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Carpe Librum

Bookish conversation with author Samantha Wilcoxson.


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Historical Novel Society

Review: The Princess Bride by William Goldman

The Princess Bride: S. Morgenstern's Classic Tale of True Love and High Adventure - William Goldman

This is a difficult book to rate. If you are a fan of the movie ~ who isn't?! You will be hearing Cary Elwes saying, "As you wish," and Mandy Patinkin shouting, "I am Inigo Montoya. You killed my father. Prepare to die." Scenes from the movie, which closely mirror the novel, will flash through your head as you're reading. Since Goldman wrote the screenplay, this is one of the best movie adaptations you could hope for.

I just couldn't separate my feelings from the movie from my feelings for the book, which made me want to rate it 5-stars. After all, The Princess Bride is one of those movies that halts all channel surfing, should be watched once per year, and is entertaining to all ages. How can you not love it? It's inconceivable. 

On the other hand, every time a scene that is not in the movie was taking place, I couldn't help thinking, "Well, this isn't adding anything to the story. I'm glad this didn't make the cut." If Goldman's novel is the "good parts" from the Mortgenstern classic, the movie is the "really good parts." The intermittent paragraphs involving Goldman's discussion of his fake abridgment just didn't do anything for me. I found them boring and distracting. I get that they were supposed to add to his unique brand of humor, but I found myself skimming each time one of them came up.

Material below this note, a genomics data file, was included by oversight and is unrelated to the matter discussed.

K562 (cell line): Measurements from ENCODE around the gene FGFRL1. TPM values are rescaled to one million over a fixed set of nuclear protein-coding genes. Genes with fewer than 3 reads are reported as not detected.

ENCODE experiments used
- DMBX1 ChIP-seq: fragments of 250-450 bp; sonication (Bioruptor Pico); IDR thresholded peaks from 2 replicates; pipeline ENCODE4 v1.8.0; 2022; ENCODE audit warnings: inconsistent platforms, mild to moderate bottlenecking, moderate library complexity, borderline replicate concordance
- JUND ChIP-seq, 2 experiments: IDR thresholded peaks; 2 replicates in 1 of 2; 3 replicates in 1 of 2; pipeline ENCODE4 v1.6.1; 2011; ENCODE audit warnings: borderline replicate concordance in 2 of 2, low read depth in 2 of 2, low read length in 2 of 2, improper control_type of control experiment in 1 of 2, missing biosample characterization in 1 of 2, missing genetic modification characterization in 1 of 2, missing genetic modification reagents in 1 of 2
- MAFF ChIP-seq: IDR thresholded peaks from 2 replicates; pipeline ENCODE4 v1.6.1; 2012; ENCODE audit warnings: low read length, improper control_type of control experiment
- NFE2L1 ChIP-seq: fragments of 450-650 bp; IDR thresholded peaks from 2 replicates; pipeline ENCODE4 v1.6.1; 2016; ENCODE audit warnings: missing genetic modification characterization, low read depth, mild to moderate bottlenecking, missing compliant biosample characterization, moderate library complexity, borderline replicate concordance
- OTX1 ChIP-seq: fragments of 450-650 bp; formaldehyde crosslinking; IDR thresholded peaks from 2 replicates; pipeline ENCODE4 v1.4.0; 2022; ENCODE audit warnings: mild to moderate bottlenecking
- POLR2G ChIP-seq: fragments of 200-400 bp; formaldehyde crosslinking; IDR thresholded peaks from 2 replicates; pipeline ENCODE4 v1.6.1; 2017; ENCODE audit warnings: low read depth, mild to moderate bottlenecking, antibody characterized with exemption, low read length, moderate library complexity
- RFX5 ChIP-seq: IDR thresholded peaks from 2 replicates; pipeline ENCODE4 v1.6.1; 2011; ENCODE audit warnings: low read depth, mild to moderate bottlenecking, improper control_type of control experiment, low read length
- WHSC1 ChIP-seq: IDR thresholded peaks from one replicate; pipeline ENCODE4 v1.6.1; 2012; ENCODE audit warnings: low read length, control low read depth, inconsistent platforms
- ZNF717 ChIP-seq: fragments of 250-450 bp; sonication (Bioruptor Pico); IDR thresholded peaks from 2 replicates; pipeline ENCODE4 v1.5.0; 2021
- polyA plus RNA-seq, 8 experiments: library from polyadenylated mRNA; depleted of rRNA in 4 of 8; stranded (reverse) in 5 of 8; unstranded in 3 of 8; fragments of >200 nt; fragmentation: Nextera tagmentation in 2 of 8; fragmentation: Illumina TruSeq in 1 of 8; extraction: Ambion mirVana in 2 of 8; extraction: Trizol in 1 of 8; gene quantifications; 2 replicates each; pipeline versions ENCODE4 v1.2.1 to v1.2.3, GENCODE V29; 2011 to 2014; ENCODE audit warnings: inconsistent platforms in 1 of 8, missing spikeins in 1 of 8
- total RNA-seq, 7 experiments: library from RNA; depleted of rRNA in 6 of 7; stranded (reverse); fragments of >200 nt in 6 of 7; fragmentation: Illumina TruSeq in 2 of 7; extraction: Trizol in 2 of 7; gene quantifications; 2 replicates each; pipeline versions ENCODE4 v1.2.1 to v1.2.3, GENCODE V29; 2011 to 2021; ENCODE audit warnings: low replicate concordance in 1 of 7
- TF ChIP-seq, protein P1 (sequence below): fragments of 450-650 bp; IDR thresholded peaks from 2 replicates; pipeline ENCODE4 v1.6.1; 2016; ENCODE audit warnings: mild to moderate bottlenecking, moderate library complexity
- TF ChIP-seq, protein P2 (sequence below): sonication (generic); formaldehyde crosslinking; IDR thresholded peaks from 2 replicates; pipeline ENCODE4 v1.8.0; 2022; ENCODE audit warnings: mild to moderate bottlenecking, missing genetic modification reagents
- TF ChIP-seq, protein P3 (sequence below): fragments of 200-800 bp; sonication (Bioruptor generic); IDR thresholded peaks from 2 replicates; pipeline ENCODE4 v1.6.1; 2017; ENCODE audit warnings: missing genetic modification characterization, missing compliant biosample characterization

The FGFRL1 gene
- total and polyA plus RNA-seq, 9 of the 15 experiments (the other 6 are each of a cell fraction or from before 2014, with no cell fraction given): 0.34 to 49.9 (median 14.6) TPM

The ending is abrupt and disappointing. Unless you have an edition with the extra "Buttercup's Baby" tacked on to the end. Then it is also disturbing. 

If you haven't watched the movie ~ all two of you out there ~ read the book. It's probably highly entertaining if you don't know what's coming up next. If you've seen the movie and are considering reading this, just pop in that DVD instead.